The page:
From July to October, interest rate stability hinted at a potential recovery in residential property demand. This was further bolstered by record population growth, supplementing the already moderate local demand. In response, vendors were more willing to list their properties and capitalise on the generally higher selling spring season. As a result, auctions during Q4 2023 were 19% higher than the previous corresponding period.

However, this initial sign of recovery was short-lived – dampened by the 25 basis point rate rise in November. Subsequently, property demand dwindled as prospective buyers grappled with higher interest rates and reduced borrowing capacity, widening the gap between their housing desires and financial realities. Consequently, many opted to postpone their decision to purchase to save up a larger deposit or await more favourable market conditions rather than compromise on their home preferences.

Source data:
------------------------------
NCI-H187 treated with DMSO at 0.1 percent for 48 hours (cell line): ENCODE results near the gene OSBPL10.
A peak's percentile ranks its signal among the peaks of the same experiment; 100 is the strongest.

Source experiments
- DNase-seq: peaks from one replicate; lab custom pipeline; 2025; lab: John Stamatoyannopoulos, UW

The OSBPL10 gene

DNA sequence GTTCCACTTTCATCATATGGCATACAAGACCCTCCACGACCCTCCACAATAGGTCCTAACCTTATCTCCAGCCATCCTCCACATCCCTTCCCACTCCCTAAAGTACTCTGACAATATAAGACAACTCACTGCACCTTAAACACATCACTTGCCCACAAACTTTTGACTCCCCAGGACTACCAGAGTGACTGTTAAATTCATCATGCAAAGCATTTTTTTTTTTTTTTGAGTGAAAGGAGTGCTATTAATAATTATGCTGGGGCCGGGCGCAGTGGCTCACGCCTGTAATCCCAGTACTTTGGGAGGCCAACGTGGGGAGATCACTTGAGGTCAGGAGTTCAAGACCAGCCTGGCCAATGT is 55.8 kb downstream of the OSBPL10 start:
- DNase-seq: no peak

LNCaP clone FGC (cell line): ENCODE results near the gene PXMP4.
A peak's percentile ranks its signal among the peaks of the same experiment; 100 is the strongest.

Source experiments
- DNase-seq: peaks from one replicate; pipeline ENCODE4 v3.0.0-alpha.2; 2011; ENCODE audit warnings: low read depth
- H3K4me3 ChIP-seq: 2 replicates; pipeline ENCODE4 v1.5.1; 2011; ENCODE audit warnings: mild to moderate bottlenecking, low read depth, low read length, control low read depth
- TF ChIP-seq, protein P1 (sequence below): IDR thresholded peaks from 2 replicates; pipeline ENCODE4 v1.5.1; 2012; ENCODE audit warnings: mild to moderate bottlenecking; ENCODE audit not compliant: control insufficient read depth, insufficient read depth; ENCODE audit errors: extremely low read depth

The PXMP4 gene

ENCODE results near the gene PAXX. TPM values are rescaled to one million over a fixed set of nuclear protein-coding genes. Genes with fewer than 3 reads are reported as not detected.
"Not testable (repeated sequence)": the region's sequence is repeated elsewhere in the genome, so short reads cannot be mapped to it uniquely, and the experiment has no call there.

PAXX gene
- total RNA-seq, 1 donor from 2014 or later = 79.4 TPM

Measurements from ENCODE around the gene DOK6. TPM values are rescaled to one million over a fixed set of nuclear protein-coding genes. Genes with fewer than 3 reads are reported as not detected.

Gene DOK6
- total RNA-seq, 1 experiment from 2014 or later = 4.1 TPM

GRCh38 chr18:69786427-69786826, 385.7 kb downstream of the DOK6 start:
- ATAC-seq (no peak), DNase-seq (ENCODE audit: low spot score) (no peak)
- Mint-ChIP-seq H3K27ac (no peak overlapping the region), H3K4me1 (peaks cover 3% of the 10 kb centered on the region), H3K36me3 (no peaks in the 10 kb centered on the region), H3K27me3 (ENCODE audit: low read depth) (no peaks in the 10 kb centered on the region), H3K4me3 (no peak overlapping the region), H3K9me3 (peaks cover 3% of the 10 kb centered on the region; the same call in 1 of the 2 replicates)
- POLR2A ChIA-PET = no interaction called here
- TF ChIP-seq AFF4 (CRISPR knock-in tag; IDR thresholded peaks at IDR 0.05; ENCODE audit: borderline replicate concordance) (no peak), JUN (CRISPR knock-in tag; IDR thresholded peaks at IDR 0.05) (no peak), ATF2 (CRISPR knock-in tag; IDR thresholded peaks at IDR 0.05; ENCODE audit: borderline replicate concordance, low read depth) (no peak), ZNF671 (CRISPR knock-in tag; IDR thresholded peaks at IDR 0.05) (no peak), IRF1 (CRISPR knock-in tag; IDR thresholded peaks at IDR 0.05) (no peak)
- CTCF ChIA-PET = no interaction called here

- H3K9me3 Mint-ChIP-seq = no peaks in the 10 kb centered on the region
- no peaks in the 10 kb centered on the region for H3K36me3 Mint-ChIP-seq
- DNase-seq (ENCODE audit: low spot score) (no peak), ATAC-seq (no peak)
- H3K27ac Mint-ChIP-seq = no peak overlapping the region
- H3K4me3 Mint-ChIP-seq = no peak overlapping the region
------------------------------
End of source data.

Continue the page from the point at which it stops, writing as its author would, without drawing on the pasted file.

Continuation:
New home demand is weakening after record sales during the 18 months from the start of the HomeBuilder Grant (June 2020). Rising cost of living pressures, higher construction costs, and the rapid 435 basis point rise in the cash rate in a little over one year, are all contributing to cautionary buyer behaviour.

Additionally, developers are restraining new supply to align with lower lot absorption rates, aiming to prevent an oversupply scenario that could drive down lot prices.

Subsequently, there has been a rise in rebates and discounts, offering 5%-10% off the headline lot prices, to stimulate sales activity and clear inventory of lingering titled and near titled lots. While the headline median lot price increased by 1.5% over 2023 to $386,900 in Q4, the actual median lot value likely saw a correction when factoring in current buyer incentives.

This article references findings from our Q4 2023 Economic and Residential Property Market Report.